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Indian Wells Gets A No Vote From Planning. But That Doesn’t Mean The Golf Course Is Saved

Conway – With the future of Indian Wells Golf Club’s hanging in the balance, it was a packed house at Thursday night’s Horry County Planning & Zoning meeting.

Unfortunately for those in attendance, the property’s future is still in limbo.

With a large crowd overflowing the multipurpose room where the commission meets, a rezoning request to turn the Garden City golf course into a mixed-use housing development project was voted down.

Following much debate, and a speech from South Carolina Sen. Stephen Goldfinch, the commission nixed the recommendation, going against the Horry County planning staff’s approval.

This does not, however, mean the golf course will be saved.

Interim Planning Director David Schwerd said homes can still be built on the property under its current zoning code of SF6, which allows for residential homes on minimum lot sizes of 6,000 square feet. The Horry County planning staff asked to create plans for it if the rezoning was not approved. Under the SF6 zoning, the developers could build 693 total units of both single-family lots and duplexes, as long as it meets county standards.

“The developer could turn around tomorrow and start working on it,” planning commission chair Steven Neeves said.

SF6 does not allow for commercial properties.

The rezoning request discussed Thursday would allow the building of a development plan submitted to Horry County that has fewer homes. The property owner, Founders Group International, has a proposal to turn the golf course into a mix of townhomes, single-family homes and possibly some commercial businesses.

Approximately 500 homes would be built in total, with 255 single-family lots and 257 townhomes. The commercial possibilities would have to be “community retail services,” per the zoning code the owners requested.

Under county requirements, the property owners would be required to make necessary improvements for traffic and stormwater draining. Some of the specific plans on how to do those were still in the works. A traffic study of the Garden City Connector was completed and will be reviewed by staff, but Thom Roth with Horry County Stormwater said he had not seen the complete plans for retaining stormwater on the property.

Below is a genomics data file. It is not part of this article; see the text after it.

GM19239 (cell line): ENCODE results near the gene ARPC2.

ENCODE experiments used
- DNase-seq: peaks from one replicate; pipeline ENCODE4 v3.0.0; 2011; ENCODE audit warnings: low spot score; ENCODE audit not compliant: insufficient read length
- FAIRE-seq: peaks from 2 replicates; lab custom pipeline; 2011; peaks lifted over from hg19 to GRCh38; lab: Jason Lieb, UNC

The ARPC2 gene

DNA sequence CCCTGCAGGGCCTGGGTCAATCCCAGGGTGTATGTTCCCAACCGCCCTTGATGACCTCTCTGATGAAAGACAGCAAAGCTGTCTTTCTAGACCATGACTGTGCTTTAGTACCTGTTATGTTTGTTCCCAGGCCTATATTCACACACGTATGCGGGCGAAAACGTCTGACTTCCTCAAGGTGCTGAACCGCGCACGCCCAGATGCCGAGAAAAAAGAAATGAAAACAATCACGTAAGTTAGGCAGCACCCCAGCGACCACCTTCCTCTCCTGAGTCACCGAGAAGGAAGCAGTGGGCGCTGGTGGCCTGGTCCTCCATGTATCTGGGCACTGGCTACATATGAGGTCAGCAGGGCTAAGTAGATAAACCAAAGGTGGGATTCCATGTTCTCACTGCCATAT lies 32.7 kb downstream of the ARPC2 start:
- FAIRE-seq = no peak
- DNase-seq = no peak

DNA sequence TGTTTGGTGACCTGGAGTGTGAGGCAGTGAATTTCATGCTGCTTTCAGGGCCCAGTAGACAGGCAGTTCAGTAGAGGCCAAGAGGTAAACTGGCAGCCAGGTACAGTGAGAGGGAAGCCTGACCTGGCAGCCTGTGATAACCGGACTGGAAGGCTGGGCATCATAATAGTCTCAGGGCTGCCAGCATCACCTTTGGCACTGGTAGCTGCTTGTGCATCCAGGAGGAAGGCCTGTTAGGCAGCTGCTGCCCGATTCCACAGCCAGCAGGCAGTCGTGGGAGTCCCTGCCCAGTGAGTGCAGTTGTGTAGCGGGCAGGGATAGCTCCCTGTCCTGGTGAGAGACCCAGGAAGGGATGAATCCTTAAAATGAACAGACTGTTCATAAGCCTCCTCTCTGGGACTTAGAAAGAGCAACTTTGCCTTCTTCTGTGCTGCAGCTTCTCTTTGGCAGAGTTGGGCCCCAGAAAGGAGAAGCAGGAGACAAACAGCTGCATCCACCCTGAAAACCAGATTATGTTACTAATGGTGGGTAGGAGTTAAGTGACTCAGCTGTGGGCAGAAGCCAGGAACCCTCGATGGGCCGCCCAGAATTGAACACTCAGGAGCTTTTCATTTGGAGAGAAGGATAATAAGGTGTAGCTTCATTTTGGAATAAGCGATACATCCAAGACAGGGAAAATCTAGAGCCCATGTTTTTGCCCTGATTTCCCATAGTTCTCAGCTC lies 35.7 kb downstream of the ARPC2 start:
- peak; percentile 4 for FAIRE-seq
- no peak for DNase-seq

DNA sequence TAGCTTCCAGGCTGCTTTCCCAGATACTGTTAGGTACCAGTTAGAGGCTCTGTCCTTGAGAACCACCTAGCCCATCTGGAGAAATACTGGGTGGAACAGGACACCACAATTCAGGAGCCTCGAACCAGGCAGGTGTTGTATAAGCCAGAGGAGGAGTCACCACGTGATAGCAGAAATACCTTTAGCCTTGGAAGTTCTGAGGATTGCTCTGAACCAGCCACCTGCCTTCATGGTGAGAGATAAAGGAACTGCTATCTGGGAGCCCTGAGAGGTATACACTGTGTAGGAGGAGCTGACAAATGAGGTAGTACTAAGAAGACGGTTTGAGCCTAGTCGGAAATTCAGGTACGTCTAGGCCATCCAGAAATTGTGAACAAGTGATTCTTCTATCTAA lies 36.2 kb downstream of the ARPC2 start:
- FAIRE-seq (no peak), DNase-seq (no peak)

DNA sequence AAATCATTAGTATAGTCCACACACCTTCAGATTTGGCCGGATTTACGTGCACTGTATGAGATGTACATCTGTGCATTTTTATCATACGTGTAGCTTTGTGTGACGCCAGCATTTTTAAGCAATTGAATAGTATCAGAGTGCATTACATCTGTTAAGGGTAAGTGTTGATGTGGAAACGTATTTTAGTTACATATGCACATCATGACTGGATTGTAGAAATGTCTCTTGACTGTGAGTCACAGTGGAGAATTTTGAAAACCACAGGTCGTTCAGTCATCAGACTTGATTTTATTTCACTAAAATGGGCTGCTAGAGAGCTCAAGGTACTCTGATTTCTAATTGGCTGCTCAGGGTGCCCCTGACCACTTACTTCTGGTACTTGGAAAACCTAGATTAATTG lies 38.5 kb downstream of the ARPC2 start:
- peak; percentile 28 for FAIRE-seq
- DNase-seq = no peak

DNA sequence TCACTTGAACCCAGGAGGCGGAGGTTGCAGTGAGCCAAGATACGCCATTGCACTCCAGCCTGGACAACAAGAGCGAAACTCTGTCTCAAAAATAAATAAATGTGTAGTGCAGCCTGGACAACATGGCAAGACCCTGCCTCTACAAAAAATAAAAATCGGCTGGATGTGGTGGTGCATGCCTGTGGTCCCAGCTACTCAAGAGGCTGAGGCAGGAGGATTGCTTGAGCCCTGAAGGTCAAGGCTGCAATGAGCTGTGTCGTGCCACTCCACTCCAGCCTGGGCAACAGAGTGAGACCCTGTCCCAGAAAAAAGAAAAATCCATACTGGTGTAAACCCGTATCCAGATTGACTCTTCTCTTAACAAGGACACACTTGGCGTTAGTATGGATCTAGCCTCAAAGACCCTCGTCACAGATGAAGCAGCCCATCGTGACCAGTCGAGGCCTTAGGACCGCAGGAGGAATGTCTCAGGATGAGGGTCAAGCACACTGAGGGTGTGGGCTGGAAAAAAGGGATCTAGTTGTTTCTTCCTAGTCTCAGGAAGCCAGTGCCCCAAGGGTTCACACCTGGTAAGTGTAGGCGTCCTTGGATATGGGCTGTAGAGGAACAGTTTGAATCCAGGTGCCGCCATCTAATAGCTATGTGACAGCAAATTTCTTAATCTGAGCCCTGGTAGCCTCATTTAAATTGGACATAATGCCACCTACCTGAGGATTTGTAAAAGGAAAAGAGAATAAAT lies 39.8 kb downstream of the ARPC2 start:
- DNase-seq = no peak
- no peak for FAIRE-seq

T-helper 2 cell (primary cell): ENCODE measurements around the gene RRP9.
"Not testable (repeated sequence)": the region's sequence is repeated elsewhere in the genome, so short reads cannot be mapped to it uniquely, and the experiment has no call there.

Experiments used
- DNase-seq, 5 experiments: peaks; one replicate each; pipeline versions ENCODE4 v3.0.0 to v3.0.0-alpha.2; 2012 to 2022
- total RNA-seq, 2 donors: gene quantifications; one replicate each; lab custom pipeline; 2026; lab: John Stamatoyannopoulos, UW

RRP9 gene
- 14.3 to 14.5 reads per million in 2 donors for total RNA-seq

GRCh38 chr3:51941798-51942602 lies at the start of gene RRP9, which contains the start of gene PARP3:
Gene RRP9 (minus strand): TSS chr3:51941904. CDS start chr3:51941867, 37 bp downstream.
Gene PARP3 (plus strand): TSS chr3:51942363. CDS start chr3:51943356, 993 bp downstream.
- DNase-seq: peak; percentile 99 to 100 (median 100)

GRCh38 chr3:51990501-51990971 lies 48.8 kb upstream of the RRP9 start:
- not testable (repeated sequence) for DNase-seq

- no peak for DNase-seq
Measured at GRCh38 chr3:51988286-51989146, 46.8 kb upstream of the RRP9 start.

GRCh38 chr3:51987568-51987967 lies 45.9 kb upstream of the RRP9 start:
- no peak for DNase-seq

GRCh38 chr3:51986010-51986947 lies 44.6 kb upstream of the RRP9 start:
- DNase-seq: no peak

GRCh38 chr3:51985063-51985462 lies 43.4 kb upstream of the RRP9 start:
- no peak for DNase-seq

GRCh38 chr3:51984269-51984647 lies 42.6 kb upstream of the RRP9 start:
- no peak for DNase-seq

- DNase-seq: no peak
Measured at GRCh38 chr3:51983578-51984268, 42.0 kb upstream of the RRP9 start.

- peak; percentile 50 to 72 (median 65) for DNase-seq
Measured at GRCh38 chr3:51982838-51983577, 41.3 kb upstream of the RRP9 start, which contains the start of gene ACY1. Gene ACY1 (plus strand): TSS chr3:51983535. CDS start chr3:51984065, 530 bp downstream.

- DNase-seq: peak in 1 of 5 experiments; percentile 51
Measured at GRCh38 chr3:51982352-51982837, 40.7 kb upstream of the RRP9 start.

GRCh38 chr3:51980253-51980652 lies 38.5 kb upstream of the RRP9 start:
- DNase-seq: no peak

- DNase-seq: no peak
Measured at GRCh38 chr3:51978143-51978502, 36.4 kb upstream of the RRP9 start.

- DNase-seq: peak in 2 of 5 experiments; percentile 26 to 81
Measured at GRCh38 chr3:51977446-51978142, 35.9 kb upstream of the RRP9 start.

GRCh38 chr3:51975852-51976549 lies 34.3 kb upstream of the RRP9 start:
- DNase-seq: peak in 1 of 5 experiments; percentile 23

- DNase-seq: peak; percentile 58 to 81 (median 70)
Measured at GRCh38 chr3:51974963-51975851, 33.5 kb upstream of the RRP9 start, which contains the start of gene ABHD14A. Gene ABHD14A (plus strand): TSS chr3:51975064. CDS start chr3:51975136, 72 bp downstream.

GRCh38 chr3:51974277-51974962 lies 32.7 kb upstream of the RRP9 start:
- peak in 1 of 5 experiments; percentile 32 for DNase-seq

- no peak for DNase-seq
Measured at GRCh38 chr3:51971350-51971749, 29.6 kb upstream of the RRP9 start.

“But they are requirements,” Roth said, speaking to the stormwater regulations in Horry County that require slower discharge than normal. “How they meet them, I don’t know yet. But they have to.”

Schwerd said people often assume golf courses are good at absorbing water, and developing them could lead to less flood protections, but in fact they’re designed to get rid of moisture as quickly as possible into retention ponds that are used for irrigation.

“If anybody plays golf, the whole idea is to get the water off the course as fast as possible into the ponds,” he said. “Apparently that’s where my balls go.”

Goldfinch said the agent for the property owner, Walter Warren of Thomas & Hutton Engineering firm, has been great to work with, but this plan was “putting lipstick on a pig.” Goldfinch asked Warren if he would differ so that improvements could be made to the plan and “turn it into bacon.”

“And who doesn’t like bacon?” said Goldfinch, who spoke on behalf of the people living in the community, expressing concerns over traffic, the viability of commercial businesses in the community and other issues.

Warren anticipates townhomes to sell for between $225,000 and $250,000 and single-family homes to begin at $250,000.

One of Indian Wells’ surrounding residential developments is a 55-and-over retirement community, and Warren doesn’t believe an age restriction is being considered for residency in the proposed development.

The rezoning request will still go on to Horry County Council, even though it was not recommended by the planning commission. The council could technically ignore the commission’s recommendation.“I encourage you to see this through the process,” Neeves said.

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